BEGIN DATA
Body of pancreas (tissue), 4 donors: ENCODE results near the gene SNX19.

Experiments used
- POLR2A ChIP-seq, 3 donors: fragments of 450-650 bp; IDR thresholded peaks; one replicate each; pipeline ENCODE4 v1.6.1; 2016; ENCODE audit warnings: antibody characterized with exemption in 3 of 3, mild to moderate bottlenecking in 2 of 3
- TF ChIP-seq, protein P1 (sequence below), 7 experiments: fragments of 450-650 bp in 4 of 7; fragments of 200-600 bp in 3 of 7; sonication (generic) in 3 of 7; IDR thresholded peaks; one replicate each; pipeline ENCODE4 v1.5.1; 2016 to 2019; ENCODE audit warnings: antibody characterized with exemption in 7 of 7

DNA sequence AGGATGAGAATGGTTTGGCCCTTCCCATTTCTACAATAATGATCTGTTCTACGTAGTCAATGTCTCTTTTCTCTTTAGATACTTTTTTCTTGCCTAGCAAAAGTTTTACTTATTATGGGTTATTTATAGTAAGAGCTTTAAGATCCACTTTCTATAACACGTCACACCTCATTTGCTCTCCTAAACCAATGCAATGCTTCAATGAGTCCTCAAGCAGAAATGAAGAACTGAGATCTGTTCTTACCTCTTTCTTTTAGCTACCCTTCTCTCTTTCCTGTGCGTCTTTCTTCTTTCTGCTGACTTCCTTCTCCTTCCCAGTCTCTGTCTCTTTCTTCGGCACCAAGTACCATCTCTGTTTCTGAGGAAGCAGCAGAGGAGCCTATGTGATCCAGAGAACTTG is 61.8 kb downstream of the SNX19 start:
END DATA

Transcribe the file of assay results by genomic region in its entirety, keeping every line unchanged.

Body of pancreas (tissue), 4 donors: ENCODE results near the gene SNX19.

Experiments used
- POLR2A ChIP-seq, 3 donors: fragments of 450-650 bp; IDR thresholded peaks; one replicate each; pipeline ENCODE4 v1.6.1; 2016; ENCODE audit warnings: antibody characterized with exemption in 3 of 3, mild to moderate bottlenecking in 2 of 3
- TF ChIP-seq, protein P1 (sequence below), 7 experiments: fragments of 450-650 bp in 4 of 7; fragments of 200-600 bp in 3 of 7; sonication (generic) in 3 of 7; IDR thresholded peaks; one replicate each; pipeline ENCODE4 v1.5.1; 2016 to 2019; ENCODE audit warnings: antibody characterized with exemption in 7 of 7

DNA sequence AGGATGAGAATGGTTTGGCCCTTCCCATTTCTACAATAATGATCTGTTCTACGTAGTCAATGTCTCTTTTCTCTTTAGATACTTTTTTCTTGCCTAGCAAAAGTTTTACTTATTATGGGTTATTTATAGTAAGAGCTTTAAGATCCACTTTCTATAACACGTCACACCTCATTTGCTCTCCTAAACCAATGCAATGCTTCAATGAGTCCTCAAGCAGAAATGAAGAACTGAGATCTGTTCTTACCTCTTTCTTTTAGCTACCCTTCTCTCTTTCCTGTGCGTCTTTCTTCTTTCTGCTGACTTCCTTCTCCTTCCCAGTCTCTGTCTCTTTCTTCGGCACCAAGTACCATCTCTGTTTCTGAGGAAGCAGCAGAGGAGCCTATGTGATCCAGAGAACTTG is 61.8 kb downstream of the SNX19 start: